5 Steps to Avoiding Hypoglycemia
How to minimize episodes of severe hypoglycemia
1. Get help.
If you experience frequent lows, talk to your primary care doctor about adjusting your medication, or see an endocrinologist who will have more training with complex combinations of diabetes drugs.
2. Adjust targets.
One size doesn’t fit all when it comes to glucose targets. It’s a good idea to look at your other health conditions and whether you live alone (more on that below) before deciding with your doctor on a goal. It’s better to keep targets slightly higher than normal than risk severe lows with too-strict glucose targets.
3. Stick to a routine.
Try to eat a similar amount of food at each meal and dine at the same time each day. Doing so will keep your blood glucose fairly consistent, which can help prevent hypoglycemia. Planning for exercise (and being aware of unexpected exercise), and adjusting meals and medications as needed, can also reduce your chances of hypoglycemia. Remember, exercise can make you go low hours later, so always carry a form of measured, quickly absorbed glucose, such as glucose tablets or gel.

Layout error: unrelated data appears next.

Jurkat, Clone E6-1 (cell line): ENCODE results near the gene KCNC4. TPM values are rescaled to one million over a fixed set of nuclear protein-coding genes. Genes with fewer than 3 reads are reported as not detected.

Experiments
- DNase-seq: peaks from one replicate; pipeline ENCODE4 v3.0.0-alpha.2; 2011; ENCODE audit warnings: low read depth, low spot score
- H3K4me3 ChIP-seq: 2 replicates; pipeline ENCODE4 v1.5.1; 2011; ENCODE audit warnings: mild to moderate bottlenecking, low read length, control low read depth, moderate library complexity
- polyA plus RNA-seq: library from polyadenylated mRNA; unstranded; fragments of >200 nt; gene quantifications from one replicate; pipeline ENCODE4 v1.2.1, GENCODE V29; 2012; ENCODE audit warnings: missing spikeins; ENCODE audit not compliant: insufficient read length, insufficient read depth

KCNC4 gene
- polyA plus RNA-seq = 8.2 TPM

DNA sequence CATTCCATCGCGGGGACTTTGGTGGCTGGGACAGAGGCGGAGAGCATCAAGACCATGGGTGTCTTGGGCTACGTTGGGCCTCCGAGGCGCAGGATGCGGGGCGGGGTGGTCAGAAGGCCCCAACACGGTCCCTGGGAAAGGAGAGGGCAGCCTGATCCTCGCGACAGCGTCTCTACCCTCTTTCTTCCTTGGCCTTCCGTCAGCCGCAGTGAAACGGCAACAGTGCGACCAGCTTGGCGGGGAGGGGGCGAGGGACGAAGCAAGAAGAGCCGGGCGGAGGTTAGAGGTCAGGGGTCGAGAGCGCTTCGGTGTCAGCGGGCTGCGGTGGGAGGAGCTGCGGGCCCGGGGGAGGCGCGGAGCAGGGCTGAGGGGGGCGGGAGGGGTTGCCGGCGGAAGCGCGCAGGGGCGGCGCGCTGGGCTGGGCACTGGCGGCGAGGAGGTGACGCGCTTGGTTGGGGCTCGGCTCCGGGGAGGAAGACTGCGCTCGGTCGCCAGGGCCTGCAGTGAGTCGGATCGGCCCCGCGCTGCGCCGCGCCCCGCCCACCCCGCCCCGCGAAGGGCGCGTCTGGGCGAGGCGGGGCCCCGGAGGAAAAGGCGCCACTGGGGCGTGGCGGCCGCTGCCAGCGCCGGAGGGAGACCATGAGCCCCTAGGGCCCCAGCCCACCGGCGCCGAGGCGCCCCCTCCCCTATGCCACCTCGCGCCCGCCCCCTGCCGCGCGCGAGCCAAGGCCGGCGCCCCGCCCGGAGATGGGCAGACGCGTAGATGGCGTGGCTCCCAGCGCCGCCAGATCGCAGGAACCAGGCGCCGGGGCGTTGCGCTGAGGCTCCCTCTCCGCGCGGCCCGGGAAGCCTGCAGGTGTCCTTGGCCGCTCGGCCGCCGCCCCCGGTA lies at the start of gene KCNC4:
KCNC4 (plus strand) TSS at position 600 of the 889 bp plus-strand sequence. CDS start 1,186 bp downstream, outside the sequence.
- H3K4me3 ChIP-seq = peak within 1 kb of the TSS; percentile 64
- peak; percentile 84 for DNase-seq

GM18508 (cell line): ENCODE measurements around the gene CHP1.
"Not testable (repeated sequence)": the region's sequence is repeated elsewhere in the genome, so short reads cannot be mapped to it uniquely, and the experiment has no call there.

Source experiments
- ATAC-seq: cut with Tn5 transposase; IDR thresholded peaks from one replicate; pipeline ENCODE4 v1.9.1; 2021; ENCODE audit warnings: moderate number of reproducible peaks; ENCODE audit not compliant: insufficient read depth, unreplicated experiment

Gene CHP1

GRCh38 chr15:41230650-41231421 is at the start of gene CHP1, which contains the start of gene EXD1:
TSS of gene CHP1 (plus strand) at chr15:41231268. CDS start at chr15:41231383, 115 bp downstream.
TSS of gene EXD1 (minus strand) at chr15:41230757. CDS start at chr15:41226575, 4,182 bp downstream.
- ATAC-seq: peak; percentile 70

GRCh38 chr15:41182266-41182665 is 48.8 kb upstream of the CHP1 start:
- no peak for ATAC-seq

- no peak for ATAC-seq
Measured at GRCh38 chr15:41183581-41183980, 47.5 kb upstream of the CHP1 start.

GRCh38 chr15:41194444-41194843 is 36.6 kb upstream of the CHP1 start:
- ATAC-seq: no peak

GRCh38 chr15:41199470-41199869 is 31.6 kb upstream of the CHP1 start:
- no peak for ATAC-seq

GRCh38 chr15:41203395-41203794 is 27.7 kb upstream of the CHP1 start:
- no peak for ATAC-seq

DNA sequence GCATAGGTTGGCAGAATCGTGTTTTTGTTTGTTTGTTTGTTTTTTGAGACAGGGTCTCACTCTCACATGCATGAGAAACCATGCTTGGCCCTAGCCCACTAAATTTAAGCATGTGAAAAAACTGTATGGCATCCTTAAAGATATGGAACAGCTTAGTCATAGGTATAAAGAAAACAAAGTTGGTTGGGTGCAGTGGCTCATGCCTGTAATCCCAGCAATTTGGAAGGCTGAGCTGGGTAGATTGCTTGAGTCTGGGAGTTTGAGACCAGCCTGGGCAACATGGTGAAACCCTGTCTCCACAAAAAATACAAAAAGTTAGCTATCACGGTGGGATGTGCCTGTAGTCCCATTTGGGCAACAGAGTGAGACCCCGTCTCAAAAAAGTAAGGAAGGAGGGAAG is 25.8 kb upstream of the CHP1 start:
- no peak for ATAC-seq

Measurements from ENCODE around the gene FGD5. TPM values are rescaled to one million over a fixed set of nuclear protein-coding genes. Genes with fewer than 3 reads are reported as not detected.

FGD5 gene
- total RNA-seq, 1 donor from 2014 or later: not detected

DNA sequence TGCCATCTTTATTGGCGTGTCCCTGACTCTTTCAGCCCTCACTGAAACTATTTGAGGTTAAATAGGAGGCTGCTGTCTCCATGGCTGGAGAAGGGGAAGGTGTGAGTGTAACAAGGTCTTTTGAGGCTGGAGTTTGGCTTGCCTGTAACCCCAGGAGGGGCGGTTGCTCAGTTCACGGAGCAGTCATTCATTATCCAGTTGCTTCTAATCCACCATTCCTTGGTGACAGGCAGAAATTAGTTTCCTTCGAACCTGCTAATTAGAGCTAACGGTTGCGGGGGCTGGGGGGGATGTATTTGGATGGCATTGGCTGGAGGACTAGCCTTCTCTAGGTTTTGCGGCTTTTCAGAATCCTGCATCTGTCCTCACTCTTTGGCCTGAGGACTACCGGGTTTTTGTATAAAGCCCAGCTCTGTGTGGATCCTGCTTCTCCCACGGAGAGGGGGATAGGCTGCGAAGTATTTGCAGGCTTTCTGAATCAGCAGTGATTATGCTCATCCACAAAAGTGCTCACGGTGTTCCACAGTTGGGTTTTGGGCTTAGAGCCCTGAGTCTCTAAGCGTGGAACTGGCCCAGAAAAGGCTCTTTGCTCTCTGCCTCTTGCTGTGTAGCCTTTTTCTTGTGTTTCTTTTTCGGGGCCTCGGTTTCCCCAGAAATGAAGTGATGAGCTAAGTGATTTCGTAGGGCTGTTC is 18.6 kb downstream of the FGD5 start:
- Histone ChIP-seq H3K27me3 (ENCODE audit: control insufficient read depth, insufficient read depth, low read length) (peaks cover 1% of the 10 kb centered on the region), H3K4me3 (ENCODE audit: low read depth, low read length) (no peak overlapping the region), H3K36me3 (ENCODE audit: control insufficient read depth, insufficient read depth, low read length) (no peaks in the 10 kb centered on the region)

4. Stay safe.
If you live alone, particularly if you’re 75 or older, it’s important to have a safety net. Ask a family member, friend, or neighbor to check on you every day. This could be a simple phone call, a text, or a knock on the door. Consider wearing a medical alert wristband or using devices that can warn your helper in case of emergency.
5. Get glucagon.
Have this injectable medication on hand—it raises blood glucose in an emergency. This is only useful if a trained friend or family member is present to give it, though.
Treating Lows: The 15-15 Rule
The “15-15 rule” is a memory aid that lists the steps for treating low blood Glucose. But it’s just a general starting point. Ask your health care provider how you should treat lows, including what glucose products to pick (tablets, gels, or liquids) and how much to use. Learn the best sources of fast-acting carbohydrate, such as sugary soda and fruit juice.
If you feel or suspect a low or if your glucose reading is less than 70 mg/dl, eat or drink 15 grams of a fast-acting carbohydrate source.*
Wait 15 minutes for your body to absorb the glucose into your bloodstream.
Check your blood glucose. If the level is still less than 70 mg/dl, eat or drink another 15 grams of carbohydrate.
Repeat as needed until your blood glucose level rises above 70 mg/dl.
Depending on your activity level and the amount of insulin in your body, you also may need to eat a meal or snack to prevent another low.
*If your blood glucose is below 40 mg/dl and you’re conscious, it’s recommended that you eat or drink at least 30 grams of fast-acting carbohydrate.
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